I imagine that there is poverty or need right where each of us lives. I know that poverty knows no season. Maybe there is something that you could do this week that will make a difference for somebody--donate to a food pantry, work in a homeless shelter, provide fans in the summer heat (or blankets and coats in the winter). You get the idea. If one laid off miner can make a difference to 15 families (and now to hundreds of families and thousands of kids), what could we do?

Merry Christmas!
John <><

Friday, June 28, 2013

On Mission: Day...whatever

I know that I've missed posting for a couple of days. It's not because of having nothing to report. It's more about limited access with my phone and limited time to write.

There have been some great moments this week that I'll share when I'm able to sit at a full keyboard. I'm really looking forward to sharing stories of the people we've met and the blessings we've received.

I'd better get some breakfast before it's gone.

Have a great weekend!

John <><

Tuesday, June 25, 2013

On Mission: Day 3

I'm back to our base a little early today.
Today I went with the team that is working at the middle school.

In both cases (yesterday and today), I find myself way out of my own comfort and calling. While I expected to be doing exactly what we are doing, the evangelist in me wants to put down the tools and the sporting equipment and start telling people about God's great love for them and how He has demonstrated his love in that while we were still sinners, Christ died for us.

I'm looking forward to hearing what the other teams have accomplished today. I know that we are meeting real needs in the area.  I am needing to trust God on this. He is using us to meet physical needs. There will be others to meet spiritual needs.

John <><

Monday, June 24, 2013

On Mission; Day 2

Though today was our second day in Cumberland, it was our first day on the job. An old carport with a rotting roof was taken down and rebuilt. A huge project that involved the demolition and rebuilding of a porch is underway. A bathroom project is almost completed and a kitchen pantry is being rebuilt. These projects took place in neighboring Lynch.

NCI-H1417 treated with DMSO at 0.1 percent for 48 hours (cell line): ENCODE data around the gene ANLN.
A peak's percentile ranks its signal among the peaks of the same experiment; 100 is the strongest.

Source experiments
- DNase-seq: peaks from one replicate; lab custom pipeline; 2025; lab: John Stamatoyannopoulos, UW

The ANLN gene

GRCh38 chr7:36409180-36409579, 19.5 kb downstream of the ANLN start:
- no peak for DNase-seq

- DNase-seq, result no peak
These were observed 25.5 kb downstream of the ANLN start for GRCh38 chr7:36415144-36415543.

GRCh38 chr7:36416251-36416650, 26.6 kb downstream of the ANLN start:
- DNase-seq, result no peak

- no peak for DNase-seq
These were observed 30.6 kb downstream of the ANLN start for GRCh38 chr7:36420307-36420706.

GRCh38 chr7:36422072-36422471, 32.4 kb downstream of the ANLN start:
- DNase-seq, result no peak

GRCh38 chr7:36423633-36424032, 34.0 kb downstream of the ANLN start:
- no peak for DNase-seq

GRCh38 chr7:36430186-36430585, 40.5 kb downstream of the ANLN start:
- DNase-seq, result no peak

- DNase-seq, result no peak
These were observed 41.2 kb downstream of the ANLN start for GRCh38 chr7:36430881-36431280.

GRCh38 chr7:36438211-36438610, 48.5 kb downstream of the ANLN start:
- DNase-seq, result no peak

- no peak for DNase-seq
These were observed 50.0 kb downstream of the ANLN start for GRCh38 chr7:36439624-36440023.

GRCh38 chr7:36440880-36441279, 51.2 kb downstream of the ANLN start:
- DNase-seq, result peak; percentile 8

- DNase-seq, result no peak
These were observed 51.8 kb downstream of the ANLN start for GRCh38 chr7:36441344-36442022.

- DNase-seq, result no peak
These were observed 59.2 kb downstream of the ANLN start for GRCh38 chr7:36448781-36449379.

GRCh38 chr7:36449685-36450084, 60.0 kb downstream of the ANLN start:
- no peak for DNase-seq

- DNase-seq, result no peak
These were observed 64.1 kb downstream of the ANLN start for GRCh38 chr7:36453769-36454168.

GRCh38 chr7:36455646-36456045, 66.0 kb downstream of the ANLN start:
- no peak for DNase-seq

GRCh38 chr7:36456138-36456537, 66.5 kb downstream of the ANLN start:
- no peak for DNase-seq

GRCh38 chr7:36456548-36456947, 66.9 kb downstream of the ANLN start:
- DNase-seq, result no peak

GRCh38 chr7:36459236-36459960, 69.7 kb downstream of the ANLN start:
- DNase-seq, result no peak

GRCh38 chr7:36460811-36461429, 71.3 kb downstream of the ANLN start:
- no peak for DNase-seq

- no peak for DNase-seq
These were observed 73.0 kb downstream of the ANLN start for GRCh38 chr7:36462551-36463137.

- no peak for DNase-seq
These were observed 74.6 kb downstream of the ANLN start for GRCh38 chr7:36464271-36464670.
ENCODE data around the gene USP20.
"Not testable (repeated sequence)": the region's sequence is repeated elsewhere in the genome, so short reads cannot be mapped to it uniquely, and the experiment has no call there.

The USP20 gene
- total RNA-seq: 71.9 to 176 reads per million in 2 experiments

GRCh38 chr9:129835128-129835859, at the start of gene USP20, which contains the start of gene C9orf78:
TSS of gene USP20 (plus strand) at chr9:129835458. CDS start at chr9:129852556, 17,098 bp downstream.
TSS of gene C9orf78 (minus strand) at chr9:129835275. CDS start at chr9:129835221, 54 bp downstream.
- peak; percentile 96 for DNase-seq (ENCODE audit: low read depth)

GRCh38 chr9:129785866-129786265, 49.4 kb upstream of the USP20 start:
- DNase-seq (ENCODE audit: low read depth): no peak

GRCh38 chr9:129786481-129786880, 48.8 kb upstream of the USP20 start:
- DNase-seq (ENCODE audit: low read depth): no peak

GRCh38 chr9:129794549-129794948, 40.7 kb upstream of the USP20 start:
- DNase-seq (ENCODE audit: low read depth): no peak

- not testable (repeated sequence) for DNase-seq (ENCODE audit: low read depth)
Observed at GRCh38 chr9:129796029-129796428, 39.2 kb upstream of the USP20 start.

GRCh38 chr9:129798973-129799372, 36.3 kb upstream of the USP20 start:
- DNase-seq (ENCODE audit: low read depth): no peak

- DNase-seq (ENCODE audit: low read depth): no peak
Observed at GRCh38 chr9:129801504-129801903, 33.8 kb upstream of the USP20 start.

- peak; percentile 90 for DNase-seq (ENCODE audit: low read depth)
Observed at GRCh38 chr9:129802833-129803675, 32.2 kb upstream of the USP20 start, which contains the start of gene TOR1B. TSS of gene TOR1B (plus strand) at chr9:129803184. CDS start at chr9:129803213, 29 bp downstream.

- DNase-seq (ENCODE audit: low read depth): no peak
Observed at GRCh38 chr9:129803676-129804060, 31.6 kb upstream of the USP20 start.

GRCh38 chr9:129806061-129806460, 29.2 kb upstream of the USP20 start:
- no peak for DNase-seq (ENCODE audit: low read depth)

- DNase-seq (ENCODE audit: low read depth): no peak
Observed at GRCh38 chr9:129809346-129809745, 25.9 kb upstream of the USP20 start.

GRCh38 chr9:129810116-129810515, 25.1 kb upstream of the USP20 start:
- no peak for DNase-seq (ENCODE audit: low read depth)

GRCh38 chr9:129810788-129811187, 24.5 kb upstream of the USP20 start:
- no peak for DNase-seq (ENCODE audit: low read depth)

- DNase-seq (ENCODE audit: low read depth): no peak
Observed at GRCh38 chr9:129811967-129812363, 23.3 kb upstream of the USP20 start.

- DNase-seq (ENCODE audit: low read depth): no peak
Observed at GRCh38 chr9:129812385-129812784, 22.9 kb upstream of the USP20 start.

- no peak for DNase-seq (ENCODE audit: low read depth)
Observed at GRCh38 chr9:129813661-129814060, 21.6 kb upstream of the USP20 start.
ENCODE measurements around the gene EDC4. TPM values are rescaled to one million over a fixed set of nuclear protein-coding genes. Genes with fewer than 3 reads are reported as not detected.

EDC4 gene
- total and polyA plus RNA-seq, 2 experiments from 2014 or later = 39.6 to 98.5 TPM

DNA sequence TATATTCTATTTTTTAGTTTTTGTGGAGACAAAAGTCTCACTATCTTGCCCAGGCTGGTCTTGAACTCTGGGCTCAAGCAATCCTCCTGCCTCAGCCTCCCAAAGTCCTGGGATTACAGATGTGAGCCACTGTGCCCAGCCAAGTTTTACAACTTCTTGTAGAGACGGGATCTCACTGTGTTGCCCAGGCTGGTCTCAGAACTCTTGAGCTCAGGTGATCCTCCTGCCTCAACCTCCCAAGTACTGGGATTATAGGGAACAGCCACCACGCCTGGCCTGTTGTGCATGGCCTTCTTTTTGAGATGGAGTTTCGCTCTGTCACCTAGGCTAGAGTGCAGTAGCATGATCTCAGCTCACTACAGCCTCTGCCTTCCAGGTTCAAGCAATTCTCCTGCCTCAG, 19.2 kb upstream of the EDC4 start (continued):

In addition to our building work, we have a group working at the Cumberland Middle School during their summer school.

It was a busy day and plenty of work was done. Tomorrow will be another work filled day. We are all looking forward to seeing how God works through us during the coming days.

John <><

Sunday, June 23, 2013

On Mission

Today we arrived at our destination, set up our rooms, prepared and had our first meal together, went to evening worship and received our work assignments for tomorrow.

There are a couple of other mission teams that are also working with us or along side of us.

Cell coverage is limited and WiFi is available in our boarding facility near the office.

I'll try to post when I can and offer apologies in advance for the typos that go with phone blogging.

John <><

Friday, June 21, 2013

A Little on Our Incredible Design

It's pretty amazing. Our bodies are designed with the incredible ability to adapt to the challenges and invasions of living in a dangerous world. While many of the assaults on our bodies come from outside, there are dangers that come from within.